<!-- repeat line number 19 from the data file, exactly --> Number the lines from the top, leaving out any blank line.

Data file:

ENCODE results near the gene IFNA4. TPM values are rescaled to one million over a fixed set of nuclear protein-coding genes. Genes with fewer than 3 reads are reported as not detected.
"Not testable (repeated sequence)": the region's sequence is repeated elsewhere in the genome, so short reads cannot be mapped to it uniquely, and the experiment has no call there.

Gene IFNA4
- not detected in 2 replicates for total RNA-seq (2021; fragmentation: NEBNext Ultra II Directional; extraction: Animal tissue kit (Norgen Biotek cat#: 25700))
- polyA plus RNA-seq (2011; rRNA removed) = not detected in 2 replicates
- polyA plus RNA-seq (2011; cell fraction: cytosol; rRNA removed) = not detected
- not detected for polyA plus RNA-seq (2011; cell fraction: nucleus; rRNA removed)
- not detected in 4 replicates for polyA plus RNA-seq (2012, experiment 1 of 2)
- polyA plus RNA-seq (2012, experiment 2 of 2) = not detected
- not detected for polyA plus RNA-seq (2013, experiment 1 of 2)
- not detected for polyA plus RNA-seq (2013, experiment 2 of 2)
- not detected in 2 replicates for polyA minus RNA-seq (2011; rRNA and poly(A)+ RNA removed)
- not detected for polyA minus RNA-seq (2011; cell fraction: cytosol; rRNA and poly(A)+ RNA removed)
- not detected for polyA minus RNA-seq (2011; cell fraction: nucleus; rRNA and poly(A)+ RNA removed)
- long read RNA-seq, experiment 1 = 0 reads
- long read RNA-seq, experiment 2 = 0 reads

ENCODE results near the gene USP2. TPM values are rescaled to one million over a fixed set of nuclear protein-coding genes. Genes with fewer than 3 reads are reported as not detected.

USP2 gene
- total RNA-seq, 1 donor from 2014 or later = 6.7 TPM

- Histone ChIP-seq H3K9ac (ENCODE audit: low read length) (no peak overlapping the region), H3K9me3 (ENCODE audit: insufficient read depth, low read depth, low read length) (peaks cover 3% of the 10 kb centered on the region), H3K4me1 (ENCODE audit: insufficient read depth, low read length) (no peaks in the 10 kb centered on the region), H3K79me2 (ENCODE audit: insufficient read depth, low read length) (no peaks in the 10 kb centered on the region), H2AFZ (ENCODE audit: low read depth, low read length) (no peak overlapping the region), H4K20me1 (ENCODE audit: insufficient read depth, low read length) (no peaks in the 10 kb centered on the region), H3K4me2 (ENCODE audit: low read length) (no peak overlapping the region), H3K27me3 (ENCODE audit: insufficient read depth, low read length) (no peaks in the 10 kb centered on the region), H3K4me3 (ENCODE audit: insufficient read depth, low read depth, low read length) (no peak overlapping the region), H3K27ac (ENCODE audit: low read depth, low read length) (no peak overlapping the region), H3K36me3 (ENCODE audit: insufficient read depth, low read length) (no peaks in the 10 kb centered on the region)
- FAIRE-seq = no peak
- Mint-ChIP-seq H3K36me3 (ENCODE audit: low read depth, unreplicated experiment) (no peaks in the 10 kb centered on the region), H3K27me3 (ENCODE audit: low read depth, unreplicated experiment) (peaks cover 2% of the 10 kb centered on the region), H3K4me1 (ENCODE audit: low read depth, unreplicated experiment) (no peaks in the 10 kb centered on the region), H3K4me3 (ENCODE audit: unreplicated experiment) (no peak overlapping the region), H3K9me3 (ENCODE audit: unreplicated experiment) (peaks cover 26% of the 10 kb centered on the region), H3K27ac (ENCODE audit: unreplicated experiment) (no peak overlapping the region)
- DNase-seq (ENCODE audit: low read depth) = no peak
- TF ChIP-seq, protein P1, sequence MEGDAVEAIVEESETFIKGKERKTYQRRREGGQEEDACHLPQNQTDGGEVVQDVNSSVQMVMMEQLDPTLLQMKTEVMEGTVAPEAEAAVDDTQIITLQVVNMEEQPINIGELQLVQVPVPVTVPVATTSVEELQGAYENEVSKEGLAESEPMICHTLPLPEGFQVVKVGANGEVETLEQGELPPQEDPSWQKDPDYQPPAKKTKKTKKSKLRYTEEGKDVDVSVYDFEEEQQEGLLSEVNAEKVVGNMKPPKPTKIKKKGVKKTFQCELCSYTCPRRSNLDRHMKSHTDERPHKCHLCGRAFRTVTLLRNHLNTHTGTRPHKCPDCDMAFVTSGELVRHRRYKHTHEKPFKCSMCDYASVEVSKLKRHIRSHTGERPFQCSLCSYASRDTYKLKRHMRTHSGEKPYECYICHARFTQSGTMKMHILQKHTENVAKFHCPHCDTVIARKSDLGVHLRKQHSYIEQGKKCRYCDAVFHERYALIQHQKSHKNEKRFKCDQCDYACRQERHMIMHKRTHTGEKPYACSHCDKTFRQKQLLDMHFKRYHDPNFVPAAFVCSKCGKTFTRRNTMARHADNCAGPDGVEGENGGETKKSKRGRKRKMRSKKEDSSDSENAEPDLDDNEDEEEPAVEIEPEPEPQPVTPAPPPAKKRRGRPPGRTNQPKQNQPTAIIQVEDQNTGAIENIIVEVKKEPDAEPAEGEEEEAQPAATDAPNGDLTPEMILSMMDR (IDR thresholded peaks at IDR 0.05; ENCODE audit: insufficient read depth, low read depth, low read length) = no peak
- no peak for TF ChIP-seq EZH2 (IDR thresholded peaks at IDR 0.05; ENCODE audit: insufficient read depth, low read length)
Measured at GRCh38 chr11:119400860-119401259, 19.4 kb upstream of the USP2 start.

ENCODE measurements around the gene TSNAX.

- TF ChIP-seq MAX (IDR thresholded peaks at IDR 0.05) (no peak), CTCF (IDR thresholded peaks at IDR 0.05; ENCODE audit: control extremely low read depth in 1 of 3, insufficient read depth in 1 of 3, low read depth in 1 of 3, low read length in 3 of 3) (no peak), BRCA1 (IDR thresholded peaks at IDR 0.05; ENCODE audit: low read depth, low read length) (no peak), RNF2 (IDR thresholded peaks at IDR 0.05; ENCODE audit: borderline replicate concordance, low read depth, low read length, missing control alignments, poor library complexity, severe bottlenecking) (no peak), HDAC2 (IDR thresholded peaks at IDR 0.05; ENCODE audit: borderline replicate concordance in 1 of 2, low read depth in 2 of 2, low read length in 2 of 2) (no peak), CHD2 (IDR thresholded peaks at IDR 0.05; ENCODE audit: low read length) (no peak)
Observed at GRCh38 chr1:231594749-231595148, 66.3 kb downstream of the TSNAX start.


- total RNA-seq, 1 donor from 2014 or later = 6.7 TPM